Finally, Θ p ( B ) and W q ( B ) are polynomials in B of degrees P and Q, respectively, as is shown in (10) and (11):
Θ p ( B S ) = 1 Θ 1 B S Θ 2 B 2 S Θ 3 B 3 S . . . Θ P B P S
W q ( B S ) = 1 W 1 B S W 2 B 2 S W 3 B 3 S . . . W Q B Q S
To fit the best SARIMA model, the Box-Jenkins method has been followed [37]. This method consists of an iterative process that can be summarizedin three main steps [36]: model identification, parameter estimation, and diagnostic checking. In the model identification, suitable values for SARIMA orders are established. With this aim, an analysis of the Autocorrelation Function (ACF) and Partial Autocorrelation Functions (PACF) is performed. In the parameter estimation, the polynomial coefficients of the SARIMA are calculated. These parameters are estimated via maximum likelihood for all the suitable values found in the model identification. At last, the fitted models are checked for inadequacies. In addition to the visual inspection of residual autocorrelations for each series, the Bayesian Information Criterion (BIC) have been used to select the best final structure of the SARIMA models that allows us to capture the conditional mean. In this way, BIC is given by [38]:
BIC = 2 ( L ( x 1 , x 2 , . . . , x n ; θ ^ ) ) + m ln ( n )
where L ( x 1 , x 2 , . . . , x n ; θ ^ ) is the maximized value of the likelihood function for the estimated model, θ ^ are the values that maximize the likelihood function, m is the number of parameters to be estimated, and n is the number of observed data. In this context, for a set of possible SARIMA models, the preferred is the one with the minimum BIC value.
Capturing the wind power behavior throughout the year and the spatial-temporal dependencies at a multidimensional level, the question arises whether it may be interesting to use a dynamic model that is specifically calibrated for different periods of time throughout the year. Because of this, two kinds of SARIMA models have been fitted to be compared. First, one static SARIMA is fitted for each area. With this approach, the dependencies of all historical data have been considered in each SARIMA. That means that the scenarios will be generated using this only model for the whole time horizon. However, as data dependencies could change according to the time of the year, a dynamic methodology to fit one SARIMA per month is accomplished in the second approach. In this case, one time series for each month and area is built with historical data of the same month and area. In other words, twelve SARIMA have been fitted for each area using monthly time series. In contrast to the first approach, the SARIMA fitted for each area considers only information of the historical data for the same month. This way, the scenarios will be generated month to month through the twelve fitted SARIMA.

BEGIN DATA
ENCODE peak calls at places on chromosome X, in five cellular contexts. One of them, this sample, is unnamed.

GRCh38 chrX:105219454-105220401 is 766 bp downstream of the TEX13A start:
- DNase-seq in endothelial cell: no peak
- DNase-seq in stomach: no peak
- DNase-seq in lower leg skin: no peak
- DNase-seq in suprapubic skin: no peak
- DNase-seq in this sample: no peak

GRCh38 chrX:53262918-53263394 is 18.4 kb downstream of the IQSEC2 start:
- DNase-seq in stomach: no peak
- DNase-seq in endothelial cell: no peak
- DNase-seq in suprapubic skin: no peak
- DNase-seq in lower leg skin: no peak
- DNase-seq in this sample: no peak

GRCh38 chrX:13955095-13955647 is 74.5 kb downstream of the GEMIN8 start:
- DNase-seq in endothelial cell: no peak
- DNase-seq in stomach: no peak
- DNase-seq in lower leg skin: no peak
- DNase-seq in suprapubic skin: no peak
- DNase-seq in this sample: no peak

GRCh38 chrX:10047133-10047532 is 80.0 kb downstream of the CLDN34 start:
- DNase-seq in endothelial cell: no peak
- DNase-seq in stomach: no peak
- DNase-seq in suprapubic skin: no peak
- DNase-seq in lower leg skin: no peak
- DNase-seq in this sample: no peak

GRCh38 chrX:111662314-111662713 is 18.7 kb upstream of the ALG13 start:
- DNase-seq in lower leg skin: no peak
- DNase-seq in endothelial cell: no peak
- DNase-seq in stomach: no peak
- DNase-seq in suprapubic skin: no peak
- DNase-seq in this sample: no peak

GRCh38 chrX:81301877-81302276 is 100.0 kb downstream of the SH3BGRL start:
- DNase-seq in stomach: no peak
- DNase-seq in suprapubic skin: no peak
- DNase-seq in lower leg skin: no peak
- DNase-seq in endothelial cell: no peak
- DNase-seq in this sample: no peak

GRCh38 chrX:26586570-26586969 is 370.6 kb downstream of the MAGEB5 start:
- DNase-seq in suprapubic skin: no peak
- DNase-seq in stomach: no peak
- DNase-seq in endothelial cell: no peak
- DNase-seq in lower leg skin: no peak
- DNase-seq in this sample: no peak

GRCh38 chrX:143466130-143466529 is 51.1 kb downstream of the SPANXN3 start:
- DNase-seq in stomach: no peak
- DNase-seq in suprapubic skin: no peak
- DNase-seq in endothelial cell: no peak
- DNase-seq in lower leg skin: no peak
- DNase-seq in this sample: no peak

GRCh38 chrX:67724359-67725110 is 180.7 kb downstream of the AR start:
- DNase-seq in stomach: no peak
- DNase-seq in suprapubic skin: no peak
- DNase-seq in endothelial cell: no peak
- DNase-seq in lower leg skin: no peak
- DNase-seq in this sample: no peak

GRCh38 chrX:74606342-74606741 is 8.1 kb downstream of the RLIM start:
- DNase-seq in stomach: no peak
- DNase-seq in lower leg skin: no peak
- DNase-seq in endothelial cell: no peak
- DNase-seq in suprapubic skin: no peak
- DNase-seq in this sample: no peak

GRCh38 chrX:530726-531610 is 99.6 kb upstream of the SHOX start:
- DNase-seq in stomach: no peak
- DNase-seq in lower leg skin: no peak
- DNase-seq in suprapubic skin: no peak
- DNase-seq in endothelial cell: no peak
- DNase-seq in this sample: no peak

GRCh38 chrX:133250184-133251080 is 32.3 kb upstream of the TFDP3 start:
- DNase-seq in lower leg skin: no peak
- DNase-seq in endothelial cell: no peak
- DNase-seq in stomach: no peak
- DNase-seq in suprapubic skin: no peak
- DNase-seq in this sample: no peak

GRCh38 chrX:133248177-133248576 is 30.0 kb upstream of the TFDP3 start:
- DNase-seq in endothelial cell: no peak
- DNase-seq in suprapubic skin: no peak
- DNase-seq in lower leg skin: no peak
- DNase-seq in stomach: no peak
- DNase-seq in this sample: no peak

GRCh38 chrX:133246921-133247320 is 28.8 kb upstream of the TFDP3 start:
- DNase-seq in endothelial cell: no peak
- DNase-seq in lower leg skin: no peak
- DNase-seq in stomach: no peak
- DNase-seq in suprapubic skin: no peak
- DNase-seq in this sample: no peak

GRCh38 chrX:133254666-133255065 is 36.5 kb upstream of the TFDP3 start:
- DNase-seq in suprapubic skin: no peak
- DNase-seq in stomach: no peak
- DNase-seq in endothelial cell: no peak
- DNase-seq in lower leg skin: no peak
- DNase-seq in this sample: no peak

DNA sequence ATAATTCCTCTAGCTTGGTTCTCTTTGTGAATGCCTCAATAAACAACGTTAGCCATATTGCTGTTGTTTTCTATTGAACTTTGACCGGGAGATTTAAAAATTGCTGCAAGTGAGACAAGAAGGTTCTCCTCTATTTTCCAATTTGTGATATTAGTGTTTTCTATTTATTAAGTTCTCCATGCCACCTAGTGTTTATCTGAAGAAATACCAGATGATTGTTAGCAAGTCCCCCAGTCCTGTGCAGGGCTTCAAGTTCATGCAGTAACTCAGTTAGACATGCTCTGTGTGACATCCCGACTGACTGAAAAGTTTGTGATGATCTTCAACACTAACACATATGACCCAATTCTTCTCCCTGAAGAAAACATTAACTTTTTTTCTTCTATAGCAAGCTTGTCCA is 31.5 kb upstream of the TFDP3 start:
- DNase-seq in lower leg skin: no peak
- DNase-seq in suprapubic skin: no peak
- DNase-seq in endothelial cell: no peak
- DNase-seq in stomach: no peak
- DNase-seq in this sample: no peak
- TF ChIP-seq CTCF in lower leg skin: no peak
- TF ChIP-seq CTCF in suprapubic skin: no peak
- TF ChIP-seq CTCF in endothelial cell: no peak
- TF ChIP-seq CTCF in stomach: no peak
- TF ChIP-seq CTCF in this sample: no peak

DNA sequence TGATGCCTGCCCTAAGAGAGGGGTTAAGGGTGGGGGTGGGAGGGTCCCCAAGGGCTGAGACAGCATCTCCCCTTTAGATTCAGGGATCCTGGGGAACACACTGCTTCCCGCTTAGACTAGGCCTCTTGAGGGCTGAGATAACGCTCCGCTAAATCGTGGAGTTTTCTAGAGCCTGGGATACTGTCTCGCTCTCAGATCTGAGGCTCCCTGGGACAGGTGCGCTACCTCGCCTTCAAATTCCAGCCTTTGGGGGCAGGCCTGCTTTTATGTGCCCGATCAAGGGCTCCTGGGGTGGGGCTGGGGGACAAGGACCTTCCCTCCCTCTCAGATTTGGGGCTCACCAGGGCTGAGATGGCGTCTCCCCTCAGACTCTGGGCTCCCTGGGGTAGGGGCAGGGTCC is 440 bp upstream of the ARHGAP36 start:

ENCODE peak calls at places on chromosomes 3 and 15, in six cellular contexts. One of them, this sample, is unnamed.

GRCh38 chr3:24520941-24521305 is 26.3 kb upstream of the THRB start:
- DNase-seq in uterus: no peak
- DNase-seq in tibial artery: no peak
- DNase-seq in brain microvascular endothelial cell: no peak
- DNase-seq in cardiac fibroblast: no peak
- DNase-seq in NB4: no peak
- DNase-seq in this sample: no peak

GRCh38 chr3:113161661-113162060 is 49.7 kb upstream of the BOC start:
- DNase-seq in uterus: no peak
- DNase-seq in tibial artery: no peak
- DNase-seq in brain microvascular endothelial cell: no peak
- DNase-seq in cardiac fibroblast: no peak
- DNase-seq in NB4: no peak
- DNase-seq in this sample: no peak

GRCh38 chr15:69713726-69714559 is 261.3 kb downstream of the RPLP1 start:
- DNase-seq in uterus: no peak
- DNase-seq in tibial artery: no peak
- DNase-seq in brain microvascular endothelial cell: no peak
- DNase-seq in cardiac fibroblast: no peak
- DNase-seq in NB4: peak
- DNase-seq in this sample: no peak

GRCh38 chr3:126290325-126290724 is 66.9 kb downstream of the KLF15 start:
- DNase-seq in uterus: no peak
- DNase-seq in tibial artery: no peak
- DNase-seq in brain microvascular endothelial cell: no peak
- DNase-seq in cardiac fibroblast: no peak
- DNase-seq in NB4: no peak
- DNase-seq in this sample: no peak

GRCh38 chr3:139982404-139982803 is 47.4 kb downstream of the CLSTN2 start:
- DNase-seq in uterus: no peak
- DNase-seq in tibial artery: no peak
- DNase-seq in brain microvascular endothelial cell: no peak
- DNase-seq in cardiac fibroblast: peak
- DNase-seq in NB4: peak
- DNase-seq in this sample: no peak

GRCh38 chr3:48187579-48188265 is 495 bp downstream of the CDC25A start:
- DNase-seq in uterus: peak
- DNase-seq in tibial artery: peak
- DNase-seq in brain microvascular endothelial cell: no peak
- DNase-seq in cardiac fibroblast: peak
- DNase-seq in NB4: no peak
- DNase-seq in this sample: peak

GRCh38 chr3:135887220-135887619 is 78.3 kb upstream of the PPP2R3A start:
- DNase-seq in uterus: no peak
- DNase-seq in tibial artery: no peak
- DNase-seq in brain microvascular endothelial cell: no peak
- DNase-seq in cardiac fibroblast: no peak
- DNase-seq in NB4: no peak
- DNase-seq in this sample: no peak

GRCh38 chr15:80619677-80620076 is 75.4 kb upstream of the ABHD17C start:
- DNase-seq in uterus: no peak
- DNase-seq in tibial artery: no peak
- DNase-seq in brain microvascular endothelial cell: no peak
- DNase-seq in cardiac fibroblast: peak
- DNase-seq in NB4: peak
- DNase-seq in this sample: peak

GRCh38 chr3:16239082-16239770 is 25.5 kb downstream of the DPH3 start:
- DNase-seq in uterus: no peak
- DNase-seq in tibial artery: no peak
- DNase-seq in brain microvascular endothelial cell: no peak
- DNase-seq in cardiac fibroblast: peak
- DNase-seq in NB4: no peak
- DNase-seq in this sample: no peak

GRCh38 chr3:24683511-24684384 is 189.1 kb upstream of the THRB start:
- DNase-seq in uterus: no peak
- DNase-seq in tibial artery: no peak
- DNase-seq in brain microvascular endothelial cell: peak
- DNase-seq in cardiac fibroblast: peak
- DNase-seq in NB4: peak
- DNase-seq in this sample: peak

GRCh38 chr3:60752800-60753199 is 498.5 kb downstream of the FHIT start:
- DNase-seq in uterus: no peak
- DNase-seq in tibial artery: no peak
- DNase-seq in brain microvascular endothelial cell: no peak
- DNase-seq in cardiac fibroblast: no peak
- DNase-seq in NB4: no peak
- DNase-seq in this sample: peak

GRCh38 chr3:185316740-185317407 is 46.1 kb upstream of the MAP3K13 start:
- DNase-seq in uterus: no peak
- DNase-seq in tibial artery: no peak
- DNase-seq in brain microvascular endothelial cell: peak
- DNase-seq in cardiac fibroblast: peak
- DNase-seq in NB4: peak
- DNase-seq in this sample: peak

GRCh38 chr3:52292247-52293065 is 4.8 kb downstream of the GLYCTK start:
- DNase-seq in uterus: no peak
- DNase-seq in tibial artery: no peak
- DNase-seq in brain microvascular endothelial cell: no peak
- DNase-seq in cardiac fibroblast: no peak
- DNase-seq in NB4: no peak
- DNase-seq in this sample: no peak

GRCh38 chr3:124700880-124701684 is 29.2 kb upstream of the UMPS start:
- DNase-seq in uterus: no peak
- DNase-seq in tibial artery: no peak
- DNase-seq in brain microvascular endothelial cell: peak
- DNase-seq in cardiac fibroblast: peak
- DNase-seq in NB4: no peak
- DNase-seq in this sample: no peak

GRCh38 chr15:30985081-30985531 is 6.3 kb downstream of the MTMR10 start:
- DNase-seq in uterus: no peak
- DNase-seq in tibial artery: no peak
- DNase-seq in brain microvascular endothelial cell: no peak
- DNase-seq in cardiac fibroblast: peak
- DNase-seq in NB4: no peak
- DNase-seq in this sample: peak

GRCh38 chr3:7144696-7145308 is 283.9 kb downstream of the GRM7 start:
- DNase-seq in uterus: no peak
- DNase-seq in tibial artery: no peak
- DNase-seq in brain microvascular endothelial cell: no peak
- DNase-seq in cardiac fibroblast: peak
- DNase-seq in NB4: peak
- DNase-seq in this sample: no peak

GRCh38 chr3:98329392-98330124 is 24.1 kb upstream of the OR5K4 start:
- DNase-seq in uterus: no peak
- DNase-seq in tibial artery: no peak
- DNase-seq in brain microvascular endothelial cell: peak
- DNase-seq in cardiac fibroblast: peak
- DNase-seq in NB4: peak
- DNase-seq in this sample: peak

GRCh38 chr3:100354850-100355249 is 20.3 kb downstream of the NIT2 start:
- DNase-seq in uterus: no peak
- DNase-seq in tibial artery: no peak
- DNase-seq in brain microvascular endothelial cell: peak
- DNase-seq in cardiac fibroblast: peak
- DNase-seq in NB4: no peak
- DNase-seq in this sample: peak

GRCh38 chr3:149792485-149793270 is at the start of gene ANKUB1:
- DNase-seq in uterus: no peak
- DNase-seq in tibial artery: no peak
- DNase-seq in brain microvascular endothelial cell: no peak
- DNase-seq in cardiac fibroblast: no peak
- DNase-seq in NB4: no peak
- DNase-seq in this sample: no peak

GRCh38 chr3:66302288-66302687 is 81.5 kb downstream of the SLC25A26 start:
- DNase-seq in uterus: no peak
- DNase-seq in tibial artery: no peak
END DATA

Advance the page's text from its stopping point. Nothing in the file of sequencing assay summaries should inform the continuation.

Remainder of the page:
2.4. Scenario Generation

In traditional wind power forecasting approaches, each scenario is generated from uncorrelated and univariate normal distributions. However, time series in multi-area electricity markets could be strongly correlated, not only due to weather condition in near areas, but to the status of the grid, the load profiles, and firms’ strategies, among others. Moreover, these dependency relationships may change throughout the year when a modeling at market or country level is performed. To capture these correlations, hourly multivariate and correlated residuals with normal distribution functions have been generated. That is, the generated residuals include spatial correlations through covariance matrices obtained from monthly historical data series:
f x ( x 1 , . . . , x k ) = exp 1 2 ( x μ ) T Σ 1 ( x μ ) ( 2 π ) k Σ 1 / 2
where k is the number of residuals generated, x is a real k dimensional vector, Σ is the symmetric covariance matrix, Σ is the determinant of Σ and μ is the mean of the residuals.
Once temporal dependencies have been modeled with SARIMA, and spatial relationships among areas have been included in residuals, Monte Carlo simulations are performed to generate the wind power scenarios. Contrary to deterministic approaches, Monte Carlo simulations allow to generate complete distribution functions for each hour. Moreover, each generated scenario includes temporal dependencies identified with the SARIMA model. In the case of the dynamic approach, presample responses and innovations for initial values of Monte Carlo simulation have been included from each path belonging to the previous month. Thus, scenarios are coherent among months and more realistic paths are achieved. Furthermore, the source of uncertainty that is related to the random error term is incorporated in the process of generating scenarios. Therefore, the variation in the errors has been considered. In the static case, the last values of historical data have been considered. Finally, in both approaches, trend and seasonality are added to simulated residuals, data series are inversely transformed, and a performance evaluation is carried out.